New V-engine, turbo, and test programs pace Scuderi’s split-cycle progress

  • 08-Mar-2011 12:31 EST
Scuderi on test SwRI late 2010.jpg

Scuderi's 1.0-L testbed at SwRI. The San Antonio-based research and engineering consultancy has worked closely with Scuderi Group since 2002.

Intent on showing the industry continued progress in its split-cycle engine development program, as well as some new technology paths, Scuderi Group returns to the SAE World Congress where its floor display drew daily crowds last year. At the 2011 event, executives of the West Springfield, MA, company are expected to provide updates on their advanced-engine development enterprise.

The ongoing test program and control-map development is being conducted with a 1.0-L testbed engine at Southwest Research Institute (SwRI). This will be discussed, along with a new full-vehicle-simulation program that replicates a 2.0-L version of the Scuderi engine in a 2011 Nissan Sentra, according to company Vice President Nick Scuderi.

The Nissan simulation follows modeling conducted late last year on the "virtual" 2.0-L engine installed in a 2004 Chevrolet Cavalier. Data from that program show the engine capable of delivering 25 to 36% fuel-efficiency improvements, depending on whether the base split-cycle engine or the Air Hybrid variant is installed, claimed Scuderi. He said engine-out NOx emissions are reduced by up to 80% compared to a contemporary naturally aspirated gasoline engine, due to the combustion system firing after top-dead center.

Results of the first vehicle simulation program will be presented during the World Congress along with two technical papers: “Scuderi Split-Cycle Research Engine: Overview, Architecture, and Operation” and “Scuderi Split-Cycle Fast Acting Valvetrain: Architecture and Development.”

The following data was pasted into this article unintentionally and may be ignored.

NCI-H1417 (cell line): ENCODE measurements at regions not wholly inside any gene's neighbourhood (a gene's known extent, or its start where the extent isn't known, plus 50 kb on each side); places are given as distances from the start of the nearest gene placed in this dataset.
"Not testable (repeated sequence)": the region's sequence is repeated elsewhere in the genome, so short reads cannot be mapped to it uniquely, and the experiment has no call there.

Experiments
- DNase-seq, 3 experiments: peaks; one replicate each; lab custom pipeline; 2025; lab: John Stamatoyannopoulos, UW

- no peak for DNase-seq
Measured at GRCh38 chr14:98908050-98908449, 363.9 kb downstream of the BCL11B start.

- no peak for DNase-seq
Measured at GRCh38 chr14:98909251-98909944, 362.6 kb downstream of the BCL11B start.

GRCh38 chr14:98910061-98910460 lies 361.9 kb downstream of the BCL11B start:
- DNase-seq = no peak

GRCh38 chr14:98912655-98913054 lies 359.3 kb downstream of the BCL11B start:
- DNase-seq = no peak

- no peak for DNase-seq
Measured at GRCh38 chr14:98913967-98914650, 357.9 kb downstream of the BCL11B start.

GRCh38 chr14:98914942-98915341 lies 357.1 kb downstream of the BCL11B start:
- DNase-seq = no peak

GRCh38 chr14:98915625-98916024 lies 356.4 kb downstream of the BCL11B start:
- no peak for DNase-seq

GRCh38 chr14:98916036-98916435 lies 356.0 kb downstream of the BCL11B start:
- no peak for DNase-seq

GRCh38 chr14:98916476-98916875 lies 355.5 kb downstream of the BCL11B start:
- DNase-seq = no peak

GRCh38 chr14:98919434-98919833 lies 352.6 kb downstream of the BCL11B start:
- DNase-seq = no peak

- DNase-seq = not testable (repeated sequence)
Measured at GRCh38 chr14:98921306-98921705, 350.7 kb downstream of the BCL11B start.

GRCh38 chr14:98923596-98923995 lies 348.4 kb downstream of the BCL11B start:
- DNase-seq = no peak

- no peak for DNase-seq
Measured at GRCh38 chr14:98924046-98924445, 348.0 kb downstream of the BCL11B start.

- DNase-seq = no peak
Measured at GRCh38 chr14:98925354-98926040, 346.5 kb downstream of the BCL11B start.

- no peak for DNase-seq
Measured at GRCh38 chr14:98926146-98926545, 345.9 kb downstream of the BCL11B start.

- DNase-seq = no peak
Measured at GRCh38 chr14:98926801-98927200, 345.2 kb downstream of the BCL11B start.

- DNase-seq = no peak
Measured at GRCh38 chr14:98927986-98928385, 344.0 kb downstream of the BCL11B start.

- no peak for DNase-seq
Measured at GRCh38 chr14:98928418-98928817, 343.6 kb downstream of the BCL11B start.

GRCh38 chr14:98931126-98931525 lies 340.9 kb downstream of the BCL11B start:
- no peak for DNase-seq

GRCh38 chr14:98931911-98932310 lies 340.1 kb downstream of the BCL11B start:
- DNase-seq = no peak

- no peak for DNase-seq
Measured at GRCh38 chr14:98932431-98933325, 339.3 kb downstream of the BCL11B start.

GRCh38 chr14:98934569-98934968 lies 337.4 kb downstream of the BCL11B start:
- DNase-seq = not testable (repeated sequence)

In a recent interview with AEI, Scuderi said development of a next-generation V-type engine is under way. The new design better optimizes the combustion system for turbocharging and vehicle packaging. The Vee layout provides improved access to the crossover, which connects each pair of compression and combustion cylinders, as well as better access to the compressed-air tank that is essential to the Air Hybrid version.

“It also gives us some nice control features such as control of predetonation using different cooling circuits for part- and high-load operating conditions,” he noted. “We want the ability to cool and not cool depending on operating conditions.”

He added that ongoing work with turbocharging has shown the design team that the existing Air Hybrid variant of the split-cycle engine can be “dramatically downsized” while delivering greater thermodynamic efficiencies and torque.

Company President Sal Scuderi noted in a separate interview that “with turbocharging, we’re able to downsize [the compression cylinder] and in the process our engine now is exceeding torque levels of a diesel engine. We think this could be one of the biggest advantages of the engine itself.” He said brake mean effective pressure (BMEP) has approached turbocharged automotive diesel levels (typically 14-18 bar) in testing.